Wowee Zowee [VINYL]
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Top Customer Reviews
After the alt-genius of Slanted and Enchanted and the groove-laden Crooked Rain, Wowee Zowee comes across as a progression of the band's sound. The opener, 'We Dance', is evidence of this. It's beautiful but not particularly edgy or loud. But it never sounds conventional either. It's one of my favourite Pavement tracks. 'Rattled by the Rush' follows with more swagger and continues the trend with an almost pop rhythm-style riff. However it soon arcs into the Pavement of old and the melody gets lost in a smorgasboard of jangly nonsense. In a good way.
Inevitably for an album with 18 tracks there is some filler and these come in the shape of the minute or so long songs like 'Brinx Job'm, Serpentine Pad' and 'Flux=Rad'. These are not bad tracks, they just don't stay around long enough to be likable. This is the main problem with Wowee: If it was halved, track-wise, then it would be an astounding album.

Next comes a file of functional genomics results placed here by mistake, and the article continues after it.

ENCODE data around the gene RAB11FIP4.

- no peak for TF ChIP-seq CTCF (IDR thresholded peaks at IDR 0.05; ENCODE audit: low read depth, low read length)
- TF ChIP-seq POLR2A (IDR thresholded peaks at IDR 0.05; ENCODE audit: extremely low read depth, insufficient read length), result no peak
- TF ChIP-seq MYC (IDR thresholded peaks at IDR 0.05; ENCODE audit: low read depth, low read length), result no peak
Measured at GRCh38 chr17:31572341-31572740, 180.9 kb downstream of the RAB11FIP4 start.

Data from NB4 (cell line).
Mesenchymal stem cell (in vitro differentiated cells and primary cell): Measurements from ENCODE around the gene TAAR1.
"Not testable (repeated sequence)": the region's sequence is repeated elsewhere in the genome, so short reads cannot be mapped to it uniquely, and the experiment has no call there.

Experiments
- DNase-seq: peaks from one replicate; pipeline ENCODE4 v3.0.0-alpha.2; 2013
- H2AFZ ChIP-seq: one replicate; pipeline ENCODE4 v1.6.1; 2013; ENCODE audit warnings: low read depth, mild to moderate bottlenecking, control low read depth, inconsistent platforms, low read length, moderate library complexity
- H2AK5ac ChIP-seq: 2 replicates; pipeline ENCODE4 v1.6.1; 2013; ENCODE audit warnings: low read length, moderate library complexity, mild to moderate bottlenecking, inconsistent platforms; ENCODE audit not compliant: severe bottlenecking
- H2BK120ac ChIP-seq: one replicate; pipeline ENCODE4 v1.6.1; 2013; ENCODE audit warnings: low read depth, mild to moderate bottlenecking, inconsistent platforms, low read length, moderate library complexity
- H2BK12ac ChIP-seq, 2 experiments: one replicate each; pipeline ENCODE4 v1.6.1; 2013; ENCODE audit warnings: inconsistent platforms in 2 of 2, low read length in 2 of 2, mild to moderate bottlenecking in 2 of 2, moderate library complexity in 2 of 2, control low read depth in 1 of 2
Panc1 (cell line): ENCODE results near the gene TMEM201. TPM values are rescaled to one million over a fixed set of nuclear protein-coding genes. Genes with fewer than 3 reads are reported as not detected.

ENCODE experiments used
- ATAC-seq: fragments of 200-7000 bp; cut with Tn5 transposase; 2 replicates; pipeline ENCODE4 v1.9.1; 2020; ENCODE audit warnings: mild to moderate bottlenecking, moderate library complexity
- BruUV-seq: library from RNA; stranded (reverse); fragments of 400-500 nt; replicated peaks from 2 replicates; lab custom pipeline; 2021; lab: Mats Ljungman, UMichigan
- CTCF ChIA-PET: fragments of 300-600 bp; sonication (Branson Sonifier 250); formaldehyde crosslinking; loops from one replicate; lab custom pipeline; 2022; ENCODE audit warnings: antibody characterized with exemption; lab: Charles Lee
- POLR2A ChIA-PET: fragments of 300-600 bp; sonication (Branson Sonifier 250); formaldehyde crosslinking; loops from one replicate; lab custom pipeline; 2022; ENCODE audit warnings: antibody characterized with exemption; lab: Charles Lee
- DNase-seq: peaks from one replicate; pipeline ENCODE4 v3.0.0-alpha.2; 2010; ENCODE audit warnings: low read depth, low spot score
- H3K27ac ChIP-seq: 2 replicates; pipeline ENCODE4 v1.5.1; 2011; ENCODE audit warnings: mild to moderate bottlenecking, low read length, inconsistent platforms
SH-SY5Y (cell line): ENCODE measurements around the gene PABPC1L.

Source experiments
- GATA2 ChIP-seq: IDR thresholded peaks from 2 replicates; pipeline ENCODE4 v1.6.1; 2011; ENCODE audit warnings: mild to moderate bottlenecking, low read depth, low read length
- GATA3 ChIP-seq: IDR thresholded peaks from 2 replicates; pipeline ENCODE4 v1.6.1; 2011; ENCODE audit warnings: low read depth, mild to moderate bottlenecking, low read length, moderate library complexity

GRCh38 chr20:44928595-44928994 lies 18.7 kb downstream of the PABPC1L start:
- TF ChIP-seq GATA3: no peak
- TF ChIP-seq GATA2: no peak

My pick of the songs would be the first 2 I have mentioned already, 'Grounded', 'Father to a Sister of Thought', 'Grave Architecture' (very groovy) and the excellent 'Kennel District'.
It's hard to critique or quantify how good Pavement are as they seem to be outside of the music scene rather than playing into the global idea of what music should be. But even as a fan it's easy to see that this is no masterpiece. However, it is still one of the best albums you're likely to hear. Well this and every other Pavement album.
Most Recent Customer Reviews
You can hear why fans were disappointed at the time, and you can hear why the die-hard fans treasure it today Time and time again Pavement offer you the perfect gift, before... Read morePublished on 5 Mar. 2014 by Jonas Drysdale-Woo
The lazy description is to call this their White Album. Spralling, eclectic, surprising and frequently beautiful. Read morePublished on 19 Dec. 2005 by Jamesie
The band from Stockton display a wide range of infuences and deliver lots of various styles, all distinctly 'Pavementised'. Read morePublished on 19 Nov. 2003 by M. Partyka